The firing of Mark Gill, one of the initial producers of The Painted Veil who brought it to Warner Independent Pictures, was cited as a reason for the small scale of the film's marketing campaign. Director John Curran explained about the move to Warner Independent, "Any transition is not going to be ideal. When the guy who has gotten you on board is gone, you're kind of exposed." Others also criticized the studio for not providing a large enough marketing budget, pointing out that the previous year's Good Night, and Good Luck had a more successful campaign with television and newspaper ads. The Painted Veil was eventually able to expand to 23 more markets on December 29, 2006, with additional cities on January 5, 2007. Warner Independent also hosted 80 screenings of The Painted Veil in Los Angeles, New York, San Francisco, and London, as well as to various Hollywood guilds, to promote the film.
The Painted Veil initially had a limited release in four theaters in the United States on December 20, 2006, grossing $51,086 over the opening weekend. The film gradually expanded its showings in the United States and Canada, peaking at 287 theaters on the weekend of January 26, 2007.The Painted Veil ultimately grossed $8,060,487 in the United States and Canada and $14,525,904 in other territories for a worldwide total of $22,586,391.
On the film review aggregation website Rotten Tomatoes, The Painted Veil has received an approval rating of 74% based on 143 reviews. On the similar website Metacritic, the film has received a metascore of 69 out of 100 based on 33 reviews, considered generally favorable reviews.
Manohla Dargis of The New York Times said the story seems "so unlikely for modern adaptation, particularly when, as is the case here, it hasn't been refitted with a contemporary hook or allegory for audiences who wouldn't know Maugham from Edna Ferber. Instead, as nicely directed by John Curran and adapted to the screen by Ron Nyswaner, this version of the story lulls you by turning Maugham's distaff bildungsroman into a fine romance. Even better, the new film gives us ample opportunity to spend time with Ms. Watts, whose remarkable talent helps keep movie faith and love alive, even in the tinniest, tiniest vehicles . . . An inveterate stealer and masticator of scenes, Mr. Norton is very fine here, especially early on, before his billing gets the better of the story and he begins riding around heroically on horseback . . . Whether through craft or constitution, [he] invests Walter with a petty cruelty that makes his character's emotional thaw and Kitty's predicament all the more poignant."
Carina Chocano of the Los Angeles Times said the film "has all the elements in place to be a great epic, but it fails to connect, to paraphrase Maugham's contemporary E.M. Forster, the prose with the passion. It's impeccable, but leaves you cold."
Peter Travers of Rolling Stone rated the film three out of four stars and commented, "If you're suspecting this third movie version of W. Somerset Maugham's 1925 novel may carry the infectious dullness of prestige filmmaking, rest easy . . . the film is a period piece propelled by emotions accessible to a modern audience . . . The Painted Veil has the power and intimacy of a timeless love story. By all means, let it sweep you away."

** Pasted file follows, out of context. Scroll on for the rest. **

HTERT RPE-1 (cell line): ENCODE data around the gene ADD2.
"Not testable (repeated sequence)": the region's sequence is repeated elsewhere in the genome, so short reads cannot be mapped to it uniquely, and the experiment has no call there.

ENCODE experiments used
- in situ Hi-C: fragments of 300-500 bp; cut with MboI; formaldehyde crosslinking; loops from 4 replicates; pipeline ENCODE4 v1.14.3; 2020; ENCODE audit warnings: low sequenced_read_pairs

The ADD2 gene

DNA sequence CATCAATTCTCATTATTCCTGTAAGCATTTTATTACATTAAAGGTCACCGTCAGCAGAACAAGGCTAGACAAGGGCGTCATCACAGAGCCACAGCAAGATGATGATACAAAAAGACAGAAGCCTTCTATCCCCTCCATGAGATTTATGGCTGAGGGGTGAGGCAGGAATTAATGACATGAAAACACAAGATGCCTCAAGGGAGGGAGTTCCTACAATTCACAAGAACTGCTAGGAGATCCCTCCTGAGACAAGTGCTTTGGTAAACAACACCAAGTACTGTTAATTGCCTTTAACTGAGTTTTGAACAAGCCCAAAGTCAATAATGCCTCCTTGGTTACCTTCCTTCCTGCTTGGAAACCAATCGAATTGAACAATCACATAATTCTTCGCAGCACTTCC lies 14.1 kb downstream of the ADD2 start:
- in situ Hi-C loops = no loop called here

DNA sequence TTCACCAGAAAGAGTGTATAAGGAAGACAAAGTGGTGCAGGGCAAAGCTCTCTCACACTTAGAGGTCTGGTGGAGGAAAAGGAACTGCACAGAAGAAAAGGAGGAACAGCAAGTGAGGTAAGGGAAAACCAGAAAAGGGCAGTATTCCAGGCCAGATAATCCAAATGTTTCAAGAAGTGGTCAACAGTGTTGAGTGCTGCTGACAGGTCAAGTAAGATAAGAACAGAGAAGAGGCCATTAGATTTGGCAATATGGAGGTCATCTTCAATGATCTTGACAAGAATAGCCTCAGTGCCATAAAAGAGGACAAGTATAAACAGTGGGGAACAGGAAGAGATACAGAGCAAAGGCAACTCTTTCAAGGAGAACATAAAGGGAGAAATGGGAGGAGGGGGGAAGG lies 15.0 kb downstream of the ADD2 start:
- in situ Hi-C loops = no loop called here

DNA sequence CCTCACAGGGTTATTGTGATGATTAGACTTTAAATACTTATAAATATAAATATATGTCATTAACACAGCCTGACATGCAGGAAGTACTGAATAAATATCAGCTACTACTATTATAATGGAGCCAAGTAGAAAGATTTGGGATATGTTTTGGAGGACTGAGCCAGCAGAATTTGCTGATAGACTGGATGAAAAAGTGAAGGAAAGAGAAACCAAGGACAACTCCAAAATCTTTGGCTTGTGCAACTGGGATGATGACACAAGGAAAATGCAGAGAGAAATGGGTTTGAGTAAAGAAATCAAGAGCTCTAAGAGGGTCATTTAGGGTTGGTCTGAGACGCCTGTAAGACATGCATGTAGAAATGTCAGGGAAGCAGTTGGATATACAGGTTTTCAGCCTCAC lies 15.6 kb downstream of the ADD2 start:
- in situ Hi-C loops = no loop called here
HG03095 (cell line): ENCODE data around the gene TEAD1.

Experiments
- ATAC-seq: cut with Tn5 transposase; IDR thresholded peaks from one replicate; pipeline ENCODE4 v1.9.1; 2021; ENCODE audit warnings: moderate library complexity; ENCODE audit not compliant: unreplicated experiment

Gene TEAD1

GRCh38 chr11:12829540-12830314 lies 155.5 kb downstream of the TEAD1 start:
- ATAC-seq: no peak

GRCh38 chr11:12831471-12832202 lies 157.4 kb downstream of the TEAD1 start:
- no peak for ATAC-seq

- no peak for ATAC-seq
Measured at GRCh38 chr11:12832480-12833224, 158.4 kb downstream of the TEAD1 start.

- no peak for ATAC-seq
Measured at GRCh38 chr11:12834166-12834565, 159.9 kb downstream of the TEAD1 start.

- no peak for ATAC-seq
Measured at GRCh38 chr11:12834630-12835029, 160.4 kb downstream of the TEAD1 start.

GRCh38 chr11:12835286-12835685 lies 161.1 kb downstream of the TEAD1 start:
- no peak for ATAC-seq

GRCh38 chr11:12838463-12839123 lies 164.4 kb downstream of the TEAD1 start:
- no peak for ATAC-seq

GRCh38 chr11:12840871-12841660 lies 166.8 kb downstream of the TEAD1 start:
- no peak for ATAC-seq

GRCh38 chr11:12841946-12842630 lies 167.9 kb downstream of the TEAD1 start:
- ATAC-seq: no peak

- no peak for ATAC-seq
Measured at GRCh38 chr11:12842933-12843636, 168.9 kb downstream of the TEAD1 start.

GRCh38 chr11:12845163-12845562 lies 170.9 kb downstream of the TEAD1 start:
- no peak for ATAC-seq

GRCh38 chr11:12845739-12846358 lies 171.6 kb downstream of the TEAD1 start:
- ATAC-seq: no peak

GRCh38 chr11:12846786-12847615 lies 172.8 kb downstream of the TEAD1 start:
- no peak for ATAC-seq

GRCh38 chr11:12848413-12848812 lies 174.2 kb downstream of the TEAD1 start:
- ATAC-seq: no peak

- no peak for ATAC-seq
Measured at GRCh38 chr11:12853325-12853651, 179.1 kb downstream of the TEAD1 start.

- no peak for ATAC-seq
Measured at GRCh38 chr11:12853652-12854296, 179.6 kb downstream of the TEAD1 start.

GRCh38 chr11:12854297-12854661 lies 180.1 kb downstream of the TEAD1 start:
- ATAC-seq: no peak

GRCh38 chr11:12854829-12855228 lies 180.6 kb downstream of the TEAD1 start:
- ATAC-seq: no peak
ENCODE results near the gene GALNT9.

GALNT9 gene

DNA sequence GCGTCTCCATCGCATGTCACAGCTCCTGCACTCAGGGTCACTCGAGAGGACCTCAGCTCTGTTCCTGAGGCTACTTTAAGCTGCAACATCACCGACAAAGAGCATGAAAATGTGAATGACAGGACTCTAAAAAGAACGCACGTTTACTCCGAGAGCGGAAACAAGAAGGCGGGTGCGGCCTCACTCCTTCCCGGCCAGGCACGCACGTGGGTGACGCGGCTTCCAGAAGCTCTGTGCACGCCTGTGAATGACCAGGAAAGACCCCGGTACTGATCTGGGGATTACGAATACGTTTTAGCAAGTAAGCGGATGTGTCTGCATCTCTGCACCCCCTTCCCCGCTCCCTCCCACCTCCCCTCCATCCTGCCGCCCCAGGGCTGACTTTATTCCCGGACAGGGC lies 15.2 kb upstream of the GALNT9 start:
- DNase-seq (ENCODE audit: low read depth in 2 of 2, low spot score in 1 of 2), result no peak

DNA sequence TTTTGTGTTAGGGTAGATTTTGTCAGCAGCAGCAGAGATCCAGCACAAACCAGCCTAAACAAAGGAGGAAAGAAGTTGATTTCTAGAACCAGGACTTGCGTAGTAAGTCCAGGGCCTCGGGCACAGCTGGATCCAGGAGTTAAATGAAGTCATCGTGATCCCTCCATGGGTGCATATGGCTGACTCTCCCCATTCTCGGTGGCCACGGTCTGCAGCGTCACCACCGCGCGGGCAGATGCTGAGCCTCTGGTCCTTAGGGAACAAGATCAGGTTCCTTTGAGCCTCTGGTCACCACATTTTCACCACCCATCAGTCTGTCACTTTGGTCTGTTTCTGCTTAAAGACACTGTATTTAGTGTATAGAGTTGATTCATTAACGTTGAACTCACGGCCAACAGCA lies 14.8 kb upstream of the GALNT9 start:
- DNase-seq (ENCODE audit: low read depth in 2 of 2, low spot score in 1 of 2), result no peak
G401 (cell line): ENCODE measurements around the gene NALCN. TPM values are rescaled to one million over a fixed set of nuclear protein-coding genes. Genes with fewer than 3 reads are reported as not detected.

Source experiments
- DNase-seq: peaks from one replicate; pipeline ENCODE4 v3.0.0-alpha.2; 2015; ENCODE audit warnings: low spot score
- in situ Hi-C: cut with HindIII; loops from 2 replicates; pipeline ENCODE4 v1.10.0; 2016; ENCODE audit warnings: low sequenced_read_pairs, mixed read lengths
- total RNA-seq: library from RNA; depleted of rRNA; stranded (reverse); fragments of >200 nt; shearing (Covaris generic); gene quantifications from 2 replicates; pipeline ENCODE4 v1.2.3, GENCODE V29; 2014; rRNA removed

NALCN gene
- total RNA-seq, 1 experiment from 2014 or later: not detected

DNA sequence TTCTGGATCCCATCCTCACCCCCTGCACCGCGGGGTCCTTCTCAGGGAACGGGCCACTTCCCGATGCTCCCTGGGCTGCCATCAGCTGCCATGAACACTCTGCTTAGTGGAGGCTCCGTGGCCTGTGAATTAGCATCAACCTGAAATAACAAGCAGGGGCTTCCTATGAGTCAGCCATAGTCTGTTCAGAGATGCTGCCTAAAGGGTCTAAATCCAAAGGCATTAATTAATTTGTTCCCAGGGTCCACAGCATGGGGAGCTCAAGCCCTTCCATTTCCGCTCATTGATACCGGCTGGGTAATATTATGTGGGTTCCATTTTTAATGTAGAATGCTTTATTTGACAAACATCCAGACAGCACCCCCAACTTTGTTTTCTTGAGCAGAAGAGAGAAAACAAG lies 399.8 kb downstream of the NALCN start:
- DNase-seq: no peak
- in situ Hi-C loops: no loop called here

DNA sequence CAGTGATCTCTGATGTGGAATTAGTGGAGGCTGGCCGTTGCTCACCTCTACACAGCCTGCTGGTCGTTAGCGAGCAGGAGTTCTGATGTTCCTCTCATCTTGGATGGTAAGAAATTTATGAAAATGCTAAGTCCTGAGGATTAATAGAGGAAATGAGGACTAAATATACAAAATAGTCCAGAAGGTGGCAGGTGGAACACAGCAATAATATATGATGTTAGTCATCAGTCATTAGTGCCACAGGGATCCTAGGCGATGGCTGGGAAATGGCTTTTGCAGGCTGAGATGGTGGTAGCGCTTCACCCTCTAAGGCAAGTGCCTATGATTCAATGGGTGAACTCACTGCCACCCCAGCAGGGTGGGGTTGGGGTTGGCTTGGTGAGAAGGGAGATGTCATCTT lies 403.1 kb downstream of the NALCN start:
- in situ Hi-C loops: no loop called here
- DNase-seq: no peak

Meghan Keane of the New York Sun said the film "may at times threaten to fall into an abyss of sentimentality, and it has moments that seem mere transitions to propel the plot, but it manages a charming historic portrait without insulting the audience's intelligence."
Todd McCarthy of Variety thought the story "feels remote and old-school despite a frankness the two previous film versions lacked." He added, "Present scripter Ron Nyswaner makes some solid fundamental decisions, beginning with the telescoping down to the barest minimum the London-set opening . . . All the same, the film is still dominated by the stuffy, repressed personality of Fane, whose emotional stonewalling of his wife produces a stifling of Kitty's naturally more vivacious, if common, personality. Despite the extremes of human experience on view, there is a certain blandness to them as they play out, a sensation matched by the eye-catching but picture-postcard-like presentation of the settings . . . Even the ultra-capable Norton and Watts aren't fully able to galvanize viewer interest in their narrowly self-absorbed characters."
Composer Alexandre Desplat won the 2006 Golden Globe Award for Best Original Score. Desplat also won an award for Best Original Score from the Los Angeles Film Critics Association for both The Painted Veil and The Queen (2006).
Ron Nyswaner won the National Board of Review Award for Best Adapted Screenplay and was nominated for the Independent Spirit Award for Best Screenplay but lost to Jason Reitman for Thank You for Smoking.
Edward Norton was nominated for the Independent Spirit Award for Best Male Lead but lost to Ryan Gosling in Half Nelson. The San Diego Film Critics Society honored him for his work in this and The Illusionist and Down in the Valley.
The London Film Critics' Circle nominated Toby Jones Best British Supporting Actor of the Year.